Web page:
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Commemorative Landscapes of North Carolina
Commemorative Landscapes of North Carolina
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  • Monument Name

    Liberty Point Resolves Declaration of Independence, Fayetteville

  • Type

    Public Space

  • Subjects

    Revolutionary War

  • City

    Fayetteville

  • County

    Cumberland

  • Description

    A roughly-cut granite monument stands on what is left of Liberty Point in Fayetteville. Centered on the monument is a smooth surface onto which are carved the names of all those that signed the Liberty Point Resolves.

    The names of “JOSEPH and ROBERT GREEN” are spelled on the monument incorrectly. The correct spelling is “JOSEPH and ROBERT GREER” (see the list of the signers of the "The declaration of independence by the citizens of Mecklenburg County, on the twentieth day of May, 1775".)

    Images: Front inscription | Rear inscription

  • Inscription

    Front: DECLARATION OF INDEPENDENCE JUNE 20, 1775 / ROBERT ROWAN / LEWIS BARGE / MAURICE NOWL / LEWIS POWELL / MARTIN LEONNARD / GEORGE FLETCHER / WALTER MURRAY / DAVID EVANS / JOHN ELWELL / BENJAMIN ELWELL / JOSEPH GREEN / ROBERT GREEN / ROBERT CARVER / THEOPHILUS EVANS / THOMAS MOODY / JOS DE LESPINE / ARTHUR COUNCIL / JOHN OLIVER / CHARLES STEVENS / WILLIAM HERRIN / ROBERT VERNER / DAVID DUNN / SIMON BANDAY / JOHN JONES / ROBERT COUNCIL / SAMUEL CARVER / DAVID SHEPHERD / MICAJAH FARRELL / JOHN WILSON / JAMES EMMET / AARON VARDEY / JOHN PARKER / PHILIP HERRIN / JAMES GEF / WM. WHITE / JOSHUA HADLEY / WILLIAM BLCOKER / WM. CARVER / SAMUEL HOLLINGSWORTH / “WE STAND READY TO SACRIFICE OUR LIVES TO SECURE HER FREEDOM."

    Rear: JAMES DICK / JAMES PEARL / DANIEL DOUSE / GEORGE BARNS / THOMAS CABEEN / JOHN CLENDENIN / JOHN STEVENSON / WILLIAM BATHGATE / THOMAS REA / JAMES GILES / PETER MESSER / THOMAS WHITE / JAMES EDMUNDS / JOHN CARRAWAY / WILLIAM GILLESPY / ONESIPHOROUS WEST

  • Dedication Date

    1909

  • Decade

    1900s

  • Geographic Coordinates

    35.052110 , -78.876430 View in Geobrowsemap pin

  • Supporting Sources

      "'Liberty Point and Catholic Church,' Fayetteville, N.C.," in Durwood Barbour Collection of North Carolina Postcards (P077), North Carolina Collection Photographic Archives, The Wilson Library, University of North Carolina at Chapel Hill, (accessed September 12, 2013) Link

      "Fayetteville, N.C., Liberty Point, where the second Declaration of Independence was signed," in Durwood Barbour Collection of North Carolina Postcards (P077), North Carolina Collection Photographic Archives, The Wilson Library, University of North Carolina at Chapel Hill, (accessed September 12, 2013) Link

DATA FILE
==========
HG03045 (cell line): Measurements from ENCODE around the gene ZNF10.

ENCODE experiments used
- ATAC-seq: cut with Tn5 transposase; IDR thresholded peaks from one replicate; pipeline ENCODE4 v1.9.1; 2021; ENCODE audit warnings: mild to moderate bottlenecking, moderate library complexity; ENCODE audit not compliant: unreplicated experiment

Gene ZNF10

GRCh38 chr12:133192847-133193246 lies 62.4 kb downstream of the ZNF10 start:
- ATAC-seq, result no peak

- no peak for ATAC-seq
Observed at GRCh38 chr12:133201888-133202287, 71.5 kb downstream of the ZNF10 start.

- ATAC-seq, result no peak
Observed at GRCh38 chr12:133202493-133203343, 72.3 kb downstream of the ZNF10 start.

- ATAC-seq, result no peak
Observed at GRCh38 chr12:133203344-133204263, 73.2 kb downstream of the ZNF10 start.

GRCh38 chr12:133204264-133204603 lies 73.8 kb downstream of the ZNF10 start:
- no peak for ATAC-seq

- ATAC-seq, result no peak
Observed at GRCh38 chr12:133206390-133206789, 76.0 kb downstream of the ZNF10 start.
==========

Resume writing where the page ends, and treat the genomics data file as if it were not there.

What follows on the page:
"Liberty Point Resolves (Video)," Visit Fayetteville, (accessed July 12, 2013) Link

      "[Liberty Point Day, Fayetteville, N.C., 1909]," in Durwood Barbour Collection of North Carolina Postcards (P077), North Carolina Collection Photographic Archives, The Wilson Library, University of North Carolina at Chapel Hill, (accessed July 13, 2013) Link

      Norris, David A. 2006. "Resolves, Prerevolutionary," NCPEDIA, (accessed July 12, 2013). Link

      North Carolina. Governor. "The declaration of independence by the citizens of Mecklenburg County, on the twentieth day of May, 1775: with accompanying documents, and the Proceedings of the Cumberland Association published by the Governor, under the direction of the General Assembly of the State of North Carolina," (Raleigh: Lawrence & Lemay, Printers, 1831), (accessed July 12, 2013). Link

      The Cumberland Association Papers, #2075-z, Southern Historical Collection, The Wilson Library, University of North Carolina at Chapel Hill, (accessed July 13, 2013) Link

      Waymarking.com. "Liberty Point 'Declaration of Independence'," (accessed May 14, 2013) Link

  • Public Site

    Yes

  • Materials & Techniques

    Granite

  • Monument Dedication and Unveiling

    The monument was likely dedicated in June 1909 in conjunction with Liberty Point Day celebrated in Fayetteville. A vintage postcard image shows a street in Fayetteville fully decorated with flags and patriotic garlands, and a message on the reverse indicates June 21, 1909 as the date of the celebration.

  • Subject Notes

    The Liberty Point Resolves, an early declaration of independence from England, was signed by 50 residents of Cumberland County, known as the Cumberland Association, in 1775. These men met at a tavern in Cross Creek to sign the document, vowing to "Go forth and be ready to sacrifice our lives and fortunes to secure the colony's freedom and safety."

    Vintage postcard images show the historic location of the Liberty Point Resolves prior to the installation of the marker. Postcard image | Postcard image

  • Location

    The monument stands in a small park at the intersection of Person Street and Bow Street. The park is accessed through a gate on Person Street.

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